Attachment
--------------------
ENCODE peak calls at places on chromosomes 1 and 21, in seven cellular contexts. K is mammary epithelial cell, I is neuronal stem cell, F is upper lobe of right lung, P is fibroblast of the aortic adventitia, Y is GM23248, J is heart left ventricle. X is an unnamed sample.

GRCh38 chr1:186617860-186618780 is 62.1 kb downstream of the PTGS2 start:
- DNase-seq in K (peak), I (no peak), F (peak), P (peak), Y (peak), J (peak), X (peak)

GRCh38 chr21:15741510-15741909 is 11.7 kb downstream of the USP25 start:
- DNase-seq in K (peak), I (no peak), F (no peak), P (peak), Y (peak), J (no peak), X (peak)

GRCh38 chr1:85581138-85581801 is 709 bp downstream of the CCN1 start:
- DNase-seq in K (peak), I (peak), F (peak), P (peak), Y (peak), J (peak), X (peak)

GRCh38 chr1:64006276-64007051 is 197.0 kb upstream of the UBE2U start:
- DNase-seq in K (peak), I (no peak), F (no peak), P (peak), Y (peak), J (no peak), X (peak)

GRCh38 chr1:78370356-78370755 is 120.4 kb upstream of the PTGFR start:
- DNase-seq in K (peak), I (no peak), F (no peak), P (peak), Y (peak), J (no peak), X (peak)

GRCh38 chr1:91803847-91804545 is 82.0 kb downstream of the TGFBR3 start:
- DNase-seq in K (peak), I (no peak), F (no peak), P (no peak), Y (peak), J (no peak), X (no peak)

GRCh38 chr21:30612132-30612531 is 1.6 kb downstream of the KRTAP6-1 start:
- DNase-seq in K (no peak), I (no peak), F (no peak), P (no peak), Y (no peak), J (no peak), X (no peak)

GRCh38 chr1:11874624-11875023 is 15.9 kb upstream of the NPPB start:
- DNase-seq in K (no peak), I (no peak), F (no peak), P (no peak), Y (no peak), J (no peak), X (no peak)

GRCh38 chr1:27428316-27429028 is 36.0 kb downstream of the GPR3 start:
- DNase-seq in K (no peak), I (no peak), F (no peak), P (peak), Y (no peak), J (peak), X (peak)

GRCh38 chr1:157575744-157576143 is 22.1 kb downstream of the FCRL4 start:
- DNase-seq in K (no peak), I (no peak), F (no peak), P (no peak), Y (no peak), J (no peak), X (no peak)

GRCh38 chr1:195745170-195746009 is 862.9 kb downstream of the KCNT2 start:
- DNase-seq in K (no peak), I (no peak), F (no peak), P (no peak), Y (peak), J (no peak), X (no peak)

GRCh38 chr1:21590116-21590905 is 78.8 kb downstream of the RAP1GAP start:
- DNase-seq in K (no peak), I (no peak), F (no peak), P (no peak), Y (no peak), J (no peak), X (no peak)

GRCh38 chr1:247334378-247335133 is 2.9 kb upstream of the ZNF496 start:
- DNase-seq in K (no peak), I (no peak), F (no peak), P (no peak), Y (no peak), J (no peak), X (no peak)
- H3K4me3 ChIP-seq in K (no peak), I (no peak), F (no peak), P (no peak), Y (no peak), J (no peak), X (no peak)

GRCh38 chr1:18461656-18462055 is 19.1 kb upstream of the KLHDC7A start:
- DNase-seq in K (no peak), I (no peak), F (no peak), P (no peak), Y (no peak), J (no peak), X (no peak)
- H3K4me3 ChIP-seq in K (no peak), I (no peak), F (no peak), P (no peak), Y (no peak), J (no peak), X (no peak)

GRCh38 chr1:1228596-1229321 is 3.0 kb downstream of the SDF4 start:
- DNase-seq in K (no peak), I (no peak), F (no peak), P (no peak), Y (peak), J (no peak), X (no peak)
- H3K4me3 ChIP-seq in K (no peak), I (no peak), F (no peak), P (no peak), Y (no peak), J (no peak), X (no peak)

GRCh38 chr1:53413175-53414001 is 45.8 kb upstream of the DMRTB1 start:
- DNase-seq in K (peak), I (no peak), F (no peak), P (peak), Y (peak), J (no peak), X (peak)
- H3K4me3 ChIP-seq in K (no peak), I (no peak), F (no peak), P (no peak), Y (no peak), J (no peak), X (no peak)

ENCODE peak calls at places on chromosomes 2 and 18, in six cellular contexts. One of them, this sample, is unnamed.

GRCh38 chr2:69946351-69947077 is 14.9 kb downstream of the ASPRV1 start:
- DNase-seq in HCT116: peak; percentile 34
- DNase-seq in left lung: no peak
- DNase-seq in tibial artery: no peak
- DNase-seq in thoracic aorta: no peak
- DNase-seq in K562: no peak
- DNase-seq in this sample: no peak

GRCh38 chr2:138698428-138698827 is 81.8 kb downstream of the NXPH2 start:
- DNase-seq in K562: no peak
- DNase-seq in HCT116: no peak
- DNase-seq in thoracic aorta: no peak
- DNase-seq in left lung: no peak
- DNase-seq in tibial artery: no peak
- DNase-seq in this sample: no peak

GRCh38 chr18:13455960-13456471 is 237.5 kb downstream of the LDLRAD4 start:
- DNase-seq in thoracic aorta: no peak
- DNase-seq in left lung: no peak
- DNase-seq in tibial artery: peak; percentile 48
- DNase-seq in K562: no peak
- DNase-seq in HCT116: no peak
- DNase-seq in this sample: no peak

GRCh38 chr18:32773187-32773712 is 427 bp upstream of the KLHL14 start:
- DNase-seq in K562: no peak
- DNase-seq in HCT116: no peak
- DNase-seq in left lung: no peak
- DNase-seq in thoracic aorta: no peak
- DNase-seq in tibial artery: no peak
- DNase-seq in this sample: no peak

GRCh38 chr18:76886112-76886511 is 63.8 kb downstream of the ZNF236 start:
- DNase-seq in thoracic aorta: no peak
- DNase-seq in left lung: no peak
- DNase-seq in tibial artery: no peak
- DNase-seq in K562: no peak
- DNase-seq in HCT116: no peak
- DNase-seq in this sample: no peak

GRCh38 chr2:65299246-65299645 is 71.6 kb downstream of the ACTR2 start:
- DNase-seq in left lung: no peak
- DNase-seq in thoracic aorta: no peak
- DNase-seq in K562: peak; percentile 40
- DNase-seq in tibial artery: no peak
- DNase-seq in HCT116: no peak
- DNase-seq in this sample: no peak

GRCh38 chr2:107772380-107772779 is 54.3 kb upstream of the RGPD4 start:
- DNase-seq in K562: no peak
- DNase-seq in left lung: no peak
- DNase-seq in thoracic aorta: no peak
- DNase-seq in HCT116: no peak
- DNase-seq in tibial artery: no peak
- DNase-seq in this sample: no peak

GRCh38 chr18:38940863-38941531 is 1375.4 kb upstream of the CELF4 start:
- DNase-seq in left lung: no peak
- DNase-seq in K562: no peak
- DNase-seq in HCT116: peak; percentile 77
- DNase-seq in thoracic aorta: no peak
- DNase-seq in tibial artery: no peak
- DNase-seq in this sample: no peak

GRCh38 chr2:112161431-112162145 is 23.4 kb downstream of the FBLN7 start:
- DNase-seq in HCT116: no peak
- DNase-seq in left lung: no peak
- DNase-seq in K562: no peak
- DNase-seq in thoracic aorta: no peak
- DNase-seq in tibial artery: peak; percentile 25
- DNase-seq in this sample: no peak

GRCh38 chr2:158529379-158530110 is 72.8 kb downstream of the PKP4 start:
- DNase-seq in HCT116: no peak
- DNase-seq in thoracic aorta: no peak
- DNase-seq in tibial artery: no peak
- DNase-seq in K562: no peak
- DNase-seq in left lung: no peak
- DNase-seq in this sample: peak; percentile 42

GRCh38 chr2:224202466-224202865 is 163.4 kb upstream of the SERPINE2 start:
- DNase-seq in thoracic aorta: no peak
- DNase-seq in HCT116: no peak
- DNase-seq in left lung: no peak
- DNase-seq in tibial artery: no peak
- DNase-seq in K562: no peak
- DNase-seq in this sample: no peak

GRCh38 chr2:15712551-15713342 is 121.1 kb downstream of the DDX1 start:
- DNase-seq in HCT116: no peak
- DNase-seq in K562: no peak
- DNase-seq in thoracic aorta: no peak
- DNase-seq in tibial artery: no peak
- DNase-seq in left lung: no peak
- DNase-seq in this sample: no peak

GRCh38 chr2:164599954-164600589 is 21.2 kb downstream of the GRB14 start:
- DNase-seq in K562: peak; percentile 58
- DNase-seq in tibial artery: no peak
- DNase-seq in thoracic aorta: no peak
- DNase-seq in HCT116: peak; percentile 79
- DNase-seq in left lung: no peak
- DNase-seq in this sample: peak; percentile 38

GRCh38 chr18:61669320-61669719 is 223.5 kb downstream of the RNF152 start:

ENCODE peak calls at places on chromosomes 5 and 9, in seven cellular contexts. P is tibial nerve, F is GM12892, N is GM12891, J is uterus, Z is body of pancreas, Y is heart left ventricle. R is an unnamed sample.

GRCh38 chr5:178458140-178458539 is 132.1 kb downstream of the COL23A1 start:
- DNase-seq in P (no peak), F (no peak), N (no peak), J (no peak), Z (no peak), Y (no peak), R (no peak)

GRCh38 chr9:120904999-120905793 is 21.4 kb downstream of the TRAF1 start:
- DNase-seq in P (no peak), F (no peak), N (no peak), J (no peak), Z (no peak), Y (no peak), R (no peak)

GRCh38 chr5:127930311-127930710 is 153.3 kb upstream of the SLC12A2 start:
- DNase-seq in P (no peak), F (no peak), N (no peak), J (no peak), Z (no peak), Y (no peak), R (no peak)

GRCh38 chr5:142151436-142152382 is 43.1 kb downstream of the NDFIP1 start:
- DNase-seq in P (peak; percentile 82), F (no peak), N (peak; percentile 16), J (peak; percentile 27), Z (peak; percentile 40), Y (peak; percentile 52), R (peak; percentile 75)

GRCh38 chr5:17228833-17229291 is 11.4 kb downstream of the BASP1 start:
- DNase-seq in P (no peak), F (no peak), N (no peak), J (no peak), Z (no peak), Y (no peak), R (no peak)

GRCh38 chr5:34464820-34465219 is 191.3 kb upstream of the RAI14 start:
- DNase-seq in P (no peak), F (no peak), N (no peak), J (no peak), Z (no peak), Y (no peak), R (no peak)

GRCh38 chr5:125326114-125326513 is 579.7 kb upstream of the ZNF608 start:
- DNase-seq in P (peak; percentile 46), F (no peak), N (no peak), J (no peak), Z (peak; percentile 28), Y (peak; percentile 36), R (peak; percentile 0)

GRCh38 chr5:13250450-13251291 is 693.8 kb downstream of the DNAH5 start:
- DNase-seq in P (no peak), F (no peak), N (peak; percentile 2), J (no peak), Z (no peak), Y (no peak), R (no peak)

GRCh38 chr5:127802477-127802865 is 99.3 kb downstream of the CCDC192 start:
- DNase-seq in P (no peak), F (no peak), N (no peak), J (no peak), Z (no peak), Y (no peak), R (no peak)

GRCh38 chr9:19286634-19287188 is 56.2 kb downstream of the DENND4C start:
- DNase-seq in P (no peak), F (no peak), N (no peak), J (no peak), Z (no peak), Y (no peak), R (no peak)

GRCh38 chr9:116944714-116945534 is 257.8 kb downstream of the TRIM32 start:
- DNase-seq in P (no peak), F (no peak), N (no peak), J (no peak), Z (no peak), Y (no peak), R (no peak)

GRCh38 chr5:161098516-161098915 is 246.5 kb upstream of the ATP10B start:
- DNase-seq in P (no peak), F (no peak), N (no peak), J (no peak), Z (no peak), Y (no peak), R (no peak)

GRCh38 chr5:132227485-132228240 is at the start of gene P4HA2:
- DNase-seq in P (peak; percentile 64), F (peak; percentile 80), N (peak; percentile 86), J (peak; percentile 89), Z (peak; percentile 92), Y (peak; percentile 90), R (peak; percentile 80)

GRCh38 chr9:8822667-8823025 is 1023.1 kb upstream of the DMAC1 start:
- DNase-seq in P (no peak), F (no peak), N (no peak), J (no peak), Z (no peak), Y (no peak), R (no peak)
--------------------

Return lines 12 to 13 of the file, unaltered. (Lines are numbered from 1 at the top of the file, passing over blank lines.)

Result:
GRCh38 chr1:91803847-91804545 is 82.0 kb downstream of the TGFBR3 start:
- DNase-seq in K (peak), I (no peak), F (no peak), P (no peak), Y (peak), J (no peak), X (no peak)